Approximately one in four Ohioans live with arthritis – a painful and often debilitating condition that can be expensive to treat. Unfortunately, a policy too often used by health insurers is preventing thousands of Ohioans from being able to afford the medications that can help ease their pain.
There is no cure for arthritic diseases such as rheumatoid or psoriatic arthritis and others, but early treatment and lifestyle changes including diet modifications, exercise, surgery, and medicine can reduce movement limitations and joint damage. Lighter cases of arthritis are often treated with over-the-counter medications such as acetaminophen or NSAIDs and help with pain and inflammation.
Patients living with more serious cases of arthritis are often prescribed more powerful and significantly more expensive medications, called biologics. These types of medications are created from living sources and are more complex than other drugs. Biosimilars are the generic forms of biologics and while less expensive, they are still costly.
To offset the cost of medication, patients with high-deductible health plans have relied on third-party assistance, which could come from a drug manufacturer or a charitable foundation. However, health insurers and pharmacy benefit managers (PBMs are the drug-supply chain middleman) recently have implemented policies they call co-pay accumulators which prevent patients from benefiting from the assistance.
The insurers “accumulate” the financial assistance the patient receives but don’t apply the funds to the patients’ out-of-pocket expenses such as their deductible or copay. Once a patient’s assistance runs out, they require the patient to pay their entire deductible to access their medication.
The insurers do not return the assistance to the entity that provided the support, nor do they assist the patient. They double-dip and add to their profits all at the patient’s expense.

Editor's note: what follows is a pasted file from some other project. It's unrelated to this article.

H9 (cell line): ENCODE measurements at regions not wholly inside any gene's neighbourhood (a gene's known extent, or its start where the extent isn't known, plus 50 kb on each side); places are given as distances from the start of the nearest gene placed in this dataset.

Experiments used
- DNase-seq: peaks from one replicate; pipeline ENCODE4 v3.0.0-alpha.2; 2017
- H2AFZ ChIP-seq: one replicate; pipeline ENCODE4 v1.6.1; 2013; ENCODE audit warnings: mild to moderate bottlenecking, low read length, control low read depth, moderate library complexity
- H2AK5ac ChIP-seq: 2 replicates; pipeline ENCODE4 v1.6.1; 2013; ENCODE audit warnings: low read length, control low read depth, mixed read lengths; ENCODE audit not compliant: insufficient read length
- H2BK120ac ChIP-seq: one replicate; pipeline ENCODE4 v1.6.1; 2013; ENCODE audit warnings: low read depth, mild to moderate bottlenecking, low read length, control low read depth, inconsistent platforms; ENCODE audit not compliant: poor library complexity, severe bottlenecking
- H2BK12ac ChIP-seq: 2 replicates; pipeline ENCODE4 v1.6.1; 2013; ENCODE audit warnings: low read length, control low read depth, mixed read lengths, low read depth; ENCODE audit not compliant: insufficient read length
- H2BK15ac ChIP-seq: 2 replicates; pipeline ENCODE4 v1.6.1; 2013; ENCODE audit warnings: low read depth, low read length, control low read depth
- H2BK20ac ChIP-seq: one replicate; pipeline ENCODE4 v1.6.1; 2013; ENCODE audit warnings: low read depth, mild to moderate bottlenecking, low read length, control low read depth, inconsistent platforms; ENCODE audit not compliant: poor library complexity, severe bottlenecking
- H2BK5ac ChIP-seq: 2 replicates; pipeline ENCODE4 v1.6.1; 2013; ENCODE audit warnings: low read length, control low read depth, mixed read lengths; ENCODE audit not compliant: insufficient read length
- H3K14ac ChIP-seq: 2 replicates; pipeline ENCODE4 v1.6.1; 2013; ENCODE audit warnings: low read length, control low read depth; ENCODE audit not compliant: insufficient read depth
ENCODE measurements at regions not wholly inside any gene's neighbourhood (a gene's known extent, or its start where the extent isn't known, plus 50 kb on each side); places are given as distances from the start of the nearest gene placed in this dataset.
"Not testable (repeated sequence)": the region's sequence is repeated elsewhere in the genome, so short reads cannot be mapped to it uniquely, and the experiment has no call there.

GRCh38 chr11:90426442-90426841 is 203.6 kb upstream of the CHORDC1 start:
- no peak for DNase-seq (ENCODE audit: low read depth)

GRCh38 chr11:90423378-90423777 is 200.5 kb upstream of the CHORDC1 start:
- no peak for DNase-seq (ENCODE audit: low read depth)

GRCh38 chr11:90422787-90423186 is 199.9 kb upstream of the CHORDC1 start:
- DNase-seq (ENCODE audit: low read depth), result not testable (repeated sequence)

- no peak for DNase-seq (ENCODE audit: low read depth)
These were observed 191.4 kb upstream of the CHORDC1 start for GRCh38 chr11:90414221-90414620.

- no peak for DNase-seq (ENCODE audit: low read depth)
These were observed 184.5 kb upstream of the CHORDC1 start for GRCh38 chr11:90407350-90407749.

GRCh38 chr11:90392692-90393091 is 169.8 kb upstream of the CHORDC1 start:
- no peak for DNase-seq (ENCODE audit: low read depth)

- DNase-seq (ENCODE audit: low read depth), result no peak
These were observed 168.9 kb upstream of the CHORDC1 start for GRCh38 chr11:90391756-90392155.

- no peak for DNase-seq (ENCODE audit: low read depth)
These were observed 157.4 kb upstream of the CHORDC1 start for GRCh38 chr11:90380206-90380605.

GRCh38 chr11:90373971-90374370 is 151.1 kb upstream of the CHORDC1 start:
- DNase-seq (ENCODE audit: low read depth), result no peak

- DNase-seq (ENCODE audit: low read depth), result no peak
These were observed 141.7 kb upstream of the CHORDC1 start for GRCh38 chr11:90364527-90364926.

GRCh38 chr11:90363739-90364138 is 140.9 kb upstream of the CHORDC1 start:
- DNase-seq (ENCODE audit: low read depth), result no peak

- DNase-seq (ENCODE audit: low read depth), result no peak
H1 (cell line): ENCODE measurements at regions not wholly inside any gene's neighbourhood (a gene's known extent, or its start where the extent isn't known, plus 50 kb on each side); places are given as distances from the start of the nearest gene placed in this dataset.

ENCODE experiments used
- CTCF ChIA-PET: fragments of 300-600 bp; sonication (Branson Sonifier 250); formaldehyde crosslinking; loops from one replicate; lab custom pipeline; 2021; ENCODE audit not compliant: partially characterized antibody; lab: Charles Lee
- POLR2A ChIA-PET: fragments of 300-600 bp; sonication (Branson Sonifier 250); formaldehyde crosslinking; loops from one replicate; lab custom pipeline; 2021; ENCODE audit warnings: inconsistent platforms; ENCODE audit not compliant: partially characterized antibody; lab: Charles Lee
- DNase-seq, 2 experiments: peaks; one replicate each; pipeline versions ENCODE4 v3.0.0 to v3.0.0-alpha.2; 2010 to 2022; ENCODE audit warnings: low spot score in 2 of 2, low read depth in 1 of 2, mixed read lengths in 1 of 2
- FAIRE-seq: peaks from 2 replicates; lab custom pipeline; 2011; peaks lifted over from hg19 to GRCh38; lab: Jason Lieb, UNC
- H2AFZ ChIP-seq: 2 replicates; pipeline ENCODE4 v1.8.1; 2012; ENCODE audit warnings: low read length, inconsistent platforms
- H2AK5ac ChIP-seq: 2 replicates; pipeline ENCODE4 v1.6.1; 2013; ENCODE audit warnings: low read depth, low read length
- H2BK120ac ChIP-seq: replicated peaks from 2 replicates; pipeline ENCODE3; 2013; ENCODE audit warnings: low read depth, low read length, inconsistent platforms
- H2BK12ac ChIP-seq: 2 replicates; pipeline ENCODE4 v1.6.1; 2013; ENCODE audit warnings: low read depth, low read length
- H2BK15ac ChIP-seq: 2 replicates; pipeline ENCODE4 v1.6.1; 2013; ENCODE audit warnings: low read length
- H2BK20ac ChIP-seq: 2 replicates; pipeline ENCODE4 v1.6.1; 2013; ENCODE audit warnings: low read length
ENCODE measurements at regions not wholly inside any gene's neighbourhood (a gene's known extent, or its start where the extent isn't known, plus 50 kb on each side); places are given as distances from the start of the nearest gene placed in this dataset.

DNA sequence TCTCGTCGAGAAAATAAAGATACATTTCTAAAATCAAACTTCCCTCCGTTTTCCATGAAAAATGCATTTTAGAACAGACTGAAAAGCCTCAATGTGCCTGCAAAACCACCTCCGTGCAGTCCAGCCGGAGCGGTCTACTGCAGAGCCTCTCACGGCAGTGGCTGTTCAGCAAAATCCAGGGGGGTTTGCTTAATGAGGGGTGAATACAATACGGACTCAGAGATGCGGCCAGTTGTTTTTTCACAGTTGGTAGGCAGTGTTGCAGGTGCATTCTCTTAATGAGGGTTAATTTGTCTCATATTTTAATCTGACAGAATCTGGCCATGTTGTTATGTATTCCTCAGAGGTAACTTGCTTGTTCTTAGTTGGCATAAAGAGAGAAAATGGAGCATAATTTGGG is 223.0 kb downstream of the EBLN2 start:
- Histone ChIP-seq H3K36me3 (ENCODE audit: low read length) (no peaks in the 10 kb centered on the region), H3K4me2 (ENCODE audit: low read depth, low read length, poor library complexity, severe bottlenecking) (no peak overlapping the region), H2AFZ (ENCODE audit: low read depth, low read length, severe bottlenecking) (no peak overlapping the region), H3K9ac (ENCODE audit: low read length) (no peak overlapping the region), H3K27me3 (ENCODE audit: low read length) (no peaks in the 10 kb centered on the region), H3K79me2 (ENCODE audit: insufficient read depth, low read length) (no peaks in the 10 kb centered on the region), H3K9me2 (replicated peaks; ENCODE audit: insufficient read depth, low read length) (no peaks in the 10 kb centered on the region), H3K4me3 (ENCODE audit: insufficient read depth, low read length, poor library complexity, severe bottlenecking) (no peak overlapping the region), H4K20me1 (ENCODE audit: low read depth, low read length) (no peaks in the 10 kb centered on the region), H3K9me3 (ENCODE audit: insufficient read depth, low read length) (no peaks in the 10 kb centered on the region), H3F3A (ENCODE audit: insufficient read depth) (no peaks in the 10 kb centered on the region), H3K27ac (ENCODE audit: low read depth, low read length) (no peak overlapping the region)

This practice of cost-shifting to the patient now occurs in nine of 10 Ohio health plans and unfairly target patients who need expensive medications to treat diseases, including arthritis, multiple sclerosis, cancer and thousands of rare diseases. Almost all (99.6%) of financial assistance for medications is currently used for drugs in which there are no generic equivalents.
Even worse, co-pay accumulators hurt the patients who need the most help. Almost 70% of patients who rely on third-party assistance earn less than $40,000 a year.
As a provider, I see patients every day who are trying to manage their disease but struggle with the financial implications. Many now never reach their deductible and are more often delaying and sometimes stopping their care and treatment. For my arthritic patients, this leads to flareups which, in addition to causing permanent joint damage, leads to treatment that is even more of a financial burden for them, their family, and our entire healthcare system.
The General Assembly is working to help Ohio patients by reforming co-pay accumulator policies in the state. Ohio House Bill 135, sponsored by Rep. Susan Manchester, a Republican from Waynesfield, and Rep. Thomas West, a Democrat from Canton, bans co-pay accumulators unless a generic equivalent of the medication is available. It was voted out of the House unanimously, 86-0, and waits consideration in the Ohio Senate Health Committee.
Sixteen other states and Puerto Rico have passed laws either banning these policies or regulating how they are used. More than a dozen other states are working on similar legislation.
House Bill 135 could help more than 1.5 million Ohioans save money on their prescription medications by making sure that their state-regulated health plan applies any form of patient financial assistance toward their cost-sharing limits. On behalf of rheumatology providers in Ohio and the tens of thousands of patients we care for, I encourage members of the Ohio Senate to vote yes for House Bill 135.
Dr. Elisabeth S. Roter, the president of the Ohio Association of Rheumatology, practices medicine with the University Hospitals system.